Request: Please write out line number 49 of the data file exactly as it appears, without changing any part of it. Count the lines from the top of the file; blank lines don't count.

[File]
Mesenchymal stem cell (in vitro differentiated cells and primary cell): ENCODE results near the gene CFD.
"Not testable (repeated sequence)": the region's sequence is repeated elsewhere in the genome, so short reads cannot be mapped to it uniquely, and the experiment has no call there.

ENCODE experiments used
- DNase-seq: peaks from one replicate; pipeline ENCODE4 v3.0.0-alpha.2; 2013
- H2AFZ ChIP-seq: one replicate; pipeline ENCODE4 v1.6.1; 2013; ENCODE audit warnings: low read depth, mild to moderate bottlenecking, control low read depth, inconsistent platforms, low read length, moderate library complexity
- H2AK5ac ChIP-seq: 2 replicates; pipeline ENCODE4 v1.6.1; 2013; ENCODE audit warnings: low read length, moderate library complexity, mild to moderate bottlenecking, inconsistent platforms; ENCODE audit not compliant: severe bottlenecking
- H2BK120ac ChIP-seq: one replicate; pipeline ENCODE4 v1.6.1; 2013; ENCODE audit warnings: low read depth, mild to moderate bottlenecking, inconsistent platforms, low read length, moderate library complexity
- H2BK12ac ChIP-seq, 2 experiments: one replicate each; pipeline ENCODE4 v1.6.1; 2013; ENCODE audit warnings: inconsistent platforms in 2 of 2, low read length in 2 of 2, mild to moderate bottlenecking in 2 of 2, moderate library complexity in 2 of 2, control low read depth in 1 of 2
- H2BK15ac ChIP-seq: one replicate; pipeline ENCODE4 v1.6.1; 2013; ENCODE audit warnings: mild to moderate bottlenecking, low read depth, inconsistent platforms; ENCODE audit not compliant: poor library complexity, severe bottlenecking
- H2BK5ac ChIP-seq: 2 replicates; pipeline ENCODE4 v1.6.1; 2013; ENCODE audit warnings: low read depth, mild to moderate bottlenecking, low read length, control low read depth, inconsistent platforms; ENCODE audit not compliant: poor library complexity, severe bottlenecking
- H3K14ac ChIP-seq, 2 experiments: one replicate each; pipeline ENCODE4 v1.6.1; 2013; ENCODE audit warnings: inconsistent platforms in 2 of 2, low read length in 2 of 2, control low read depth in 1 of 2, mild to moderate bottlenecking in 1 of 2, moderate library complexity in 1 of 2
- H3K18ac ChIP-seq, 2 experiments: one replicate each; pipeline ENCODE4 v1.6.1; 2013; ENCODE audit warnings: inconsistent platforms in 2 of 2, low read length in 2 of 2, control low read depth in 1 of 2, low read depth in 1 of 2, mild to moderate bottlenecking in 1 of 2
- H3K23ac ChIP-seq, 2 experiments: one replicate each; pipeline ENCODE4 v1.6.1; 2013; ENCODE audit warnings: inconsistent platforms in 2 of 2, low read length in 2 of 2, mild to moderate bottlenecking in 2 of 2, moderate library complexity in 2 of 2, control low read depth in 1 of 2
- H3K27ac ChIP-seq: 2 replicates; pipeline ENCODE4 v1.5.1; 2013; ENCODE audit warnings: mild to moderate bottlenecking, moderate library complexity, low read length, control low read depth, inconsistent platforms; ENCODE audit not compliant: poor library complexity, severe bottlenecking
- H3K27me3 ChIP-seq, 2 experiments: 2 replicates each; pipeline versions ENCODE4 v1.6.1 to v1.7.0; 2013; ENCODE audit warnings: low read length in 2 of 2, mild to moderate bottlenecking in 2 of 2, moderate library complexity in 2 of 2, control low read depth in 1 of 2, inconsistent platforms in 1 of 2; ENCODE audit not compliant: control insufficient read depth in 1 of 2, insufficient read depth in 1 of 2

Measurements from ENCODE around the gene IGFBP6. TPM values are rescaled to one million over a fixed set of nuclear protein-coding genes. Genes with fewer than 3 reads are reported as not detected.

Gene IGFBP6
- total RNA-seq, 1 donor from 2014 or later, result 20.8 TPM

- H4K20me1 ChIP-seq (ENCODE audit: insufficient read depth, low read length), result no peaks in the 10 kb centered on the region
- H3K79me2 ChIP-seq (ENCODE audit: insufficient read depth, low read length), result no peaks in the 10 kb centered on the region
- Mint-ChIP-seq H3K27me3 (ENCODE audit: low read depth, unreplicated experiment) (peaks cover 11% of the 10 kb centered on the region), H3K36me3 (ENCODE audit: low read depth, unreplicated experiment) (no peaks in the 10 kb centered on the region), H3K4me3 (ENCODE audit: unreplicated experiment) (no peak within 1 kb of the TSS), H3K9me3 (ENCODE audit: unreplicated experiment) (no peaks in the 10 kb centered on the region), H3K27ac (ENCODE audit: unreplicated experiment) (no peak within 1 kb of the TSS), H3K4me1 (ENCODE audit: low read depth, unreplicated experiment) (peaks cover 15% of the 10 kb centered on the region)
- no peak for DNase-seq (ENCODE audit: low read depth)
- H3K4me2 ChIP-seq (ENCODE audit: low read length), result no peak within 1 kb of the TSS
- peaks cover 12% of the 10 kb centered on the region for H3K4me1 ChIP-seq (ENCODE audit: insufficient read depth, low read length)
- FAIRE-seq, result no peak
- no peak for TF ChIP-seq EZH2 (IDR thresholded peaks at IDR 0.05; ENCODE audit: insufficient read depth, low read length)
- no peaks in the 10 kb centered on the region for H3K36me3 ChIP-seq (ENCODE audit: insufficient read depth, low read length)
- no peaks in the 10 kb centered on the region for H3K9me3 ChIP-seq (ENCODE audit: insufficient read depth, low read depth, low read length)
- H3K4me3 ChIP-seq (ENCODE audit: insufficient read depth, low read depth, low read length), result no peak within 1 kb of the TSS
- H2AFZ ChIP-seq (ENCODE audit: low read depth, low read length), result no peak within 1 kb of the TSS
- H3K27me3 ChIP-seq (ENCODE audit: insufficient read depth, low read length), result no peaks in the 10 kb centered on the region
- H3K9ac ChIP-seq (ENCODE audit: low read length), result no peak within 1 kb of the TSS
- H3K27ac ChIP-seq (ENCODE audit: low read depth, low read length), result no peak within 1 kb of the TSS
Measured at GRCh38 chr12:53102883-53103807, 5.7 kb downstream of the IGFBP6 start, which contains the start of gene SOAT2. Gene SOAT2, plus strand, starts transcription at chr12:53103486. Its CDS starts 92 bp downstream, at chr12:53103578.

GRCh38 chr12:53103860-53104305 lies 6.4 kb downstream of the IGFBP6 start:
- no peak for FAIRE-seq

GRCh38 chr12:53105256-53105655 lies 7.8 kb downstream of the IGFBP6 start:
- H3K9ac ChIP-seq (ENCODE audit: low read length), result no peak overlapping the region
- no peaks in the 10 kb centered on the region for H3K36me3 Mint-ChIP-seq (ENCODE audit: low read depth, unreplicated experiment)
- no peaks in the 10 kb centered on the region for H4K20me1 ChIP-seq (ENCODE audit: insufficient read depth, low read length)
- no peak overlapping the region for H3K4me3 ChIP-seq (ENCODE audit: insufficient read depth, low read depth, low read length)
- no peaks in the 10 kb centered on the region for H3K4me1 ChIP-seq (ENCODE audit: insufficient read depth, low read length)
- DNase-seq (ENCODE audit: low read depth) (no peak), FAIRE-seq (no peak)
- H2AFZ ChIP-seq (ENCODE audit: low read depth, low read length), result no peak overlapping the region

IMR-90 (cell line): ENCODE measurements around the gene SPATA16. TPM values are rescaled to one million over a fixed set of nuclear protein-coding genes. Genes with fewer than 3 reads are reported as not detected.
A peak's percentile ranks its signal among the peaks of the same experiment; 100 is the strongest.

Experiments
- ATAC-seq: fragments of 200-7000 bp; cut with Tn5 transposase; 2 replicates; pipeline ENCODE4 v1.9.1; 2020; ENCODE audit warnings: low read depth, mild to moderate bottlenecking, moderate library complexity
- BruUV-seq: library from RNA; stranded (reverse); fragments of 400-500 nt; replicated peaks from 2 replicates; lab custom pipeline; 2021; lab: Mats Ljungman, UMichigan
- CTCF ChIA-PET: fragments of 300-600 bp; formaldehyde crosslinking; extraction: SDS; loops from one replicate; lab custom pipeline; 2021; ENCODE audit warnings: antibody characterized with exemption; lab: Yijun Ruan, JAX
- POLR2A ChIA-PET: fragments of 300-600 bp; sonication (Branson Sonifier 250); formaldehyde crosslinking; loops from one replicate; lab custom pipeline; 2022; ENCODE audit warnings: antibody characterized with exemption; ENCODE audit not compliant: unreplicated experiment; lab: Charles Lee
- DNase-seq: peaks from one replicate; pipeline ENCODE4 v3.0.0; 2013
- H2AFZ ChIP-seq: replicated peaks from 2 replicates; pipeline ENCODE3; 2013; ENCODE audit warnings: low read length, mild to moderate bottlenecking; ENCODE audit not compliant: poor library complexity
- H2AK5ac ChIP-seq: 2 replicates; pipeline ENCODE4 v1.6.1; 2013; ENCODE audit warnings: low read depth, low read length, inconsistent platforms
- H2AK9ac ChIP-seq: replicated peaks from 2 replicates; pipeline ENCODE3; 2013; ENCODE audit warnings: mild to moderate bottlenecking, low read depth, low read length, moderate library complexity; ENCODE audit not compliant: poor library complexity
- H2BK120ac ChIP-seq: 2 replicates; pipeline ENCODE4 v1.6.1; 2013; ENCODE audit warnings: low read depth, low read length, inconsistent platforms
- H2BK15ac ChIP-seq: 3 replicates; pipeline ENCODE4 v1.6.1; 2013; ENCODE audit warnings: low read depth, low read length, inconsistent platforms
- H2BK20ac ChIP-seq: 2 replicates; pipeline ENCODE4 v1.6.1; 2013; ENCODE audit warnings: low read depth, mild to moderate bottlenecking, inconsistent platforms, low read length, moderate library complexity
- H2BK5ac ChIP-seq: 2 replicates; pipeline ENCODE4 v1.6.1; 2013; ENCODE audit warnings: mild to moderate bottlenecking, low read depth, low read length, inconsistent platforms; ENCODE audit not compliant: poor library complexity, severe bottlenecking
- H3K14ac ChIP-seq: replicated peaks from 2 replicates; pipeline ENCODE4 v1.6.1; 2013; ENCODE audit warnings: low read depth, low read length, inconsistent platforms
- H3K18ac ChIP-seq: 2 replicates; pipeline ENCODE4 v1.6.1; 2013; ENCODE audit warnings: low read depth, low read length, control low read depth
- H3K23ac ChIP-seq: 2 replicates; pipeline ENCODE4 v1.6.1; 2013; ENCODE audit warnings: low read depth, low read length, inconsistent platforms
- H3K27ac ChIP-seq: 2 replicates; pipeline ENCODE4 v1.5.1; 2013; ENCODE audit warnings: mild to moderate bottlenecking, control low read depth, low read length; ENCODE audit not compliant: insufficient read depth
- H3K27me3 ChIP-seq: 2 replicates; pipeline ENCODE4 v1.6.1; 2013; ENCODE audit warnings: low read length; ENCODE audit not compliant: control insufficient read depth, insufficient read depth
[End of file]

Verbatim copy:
- BruUV-seq: library from RNA; stranded (reverse); fragments of 400-500 nt; replicated peaks from 2 replicates; lab custom pipeline; 2021; lab: Mats Ljungman, UMichigan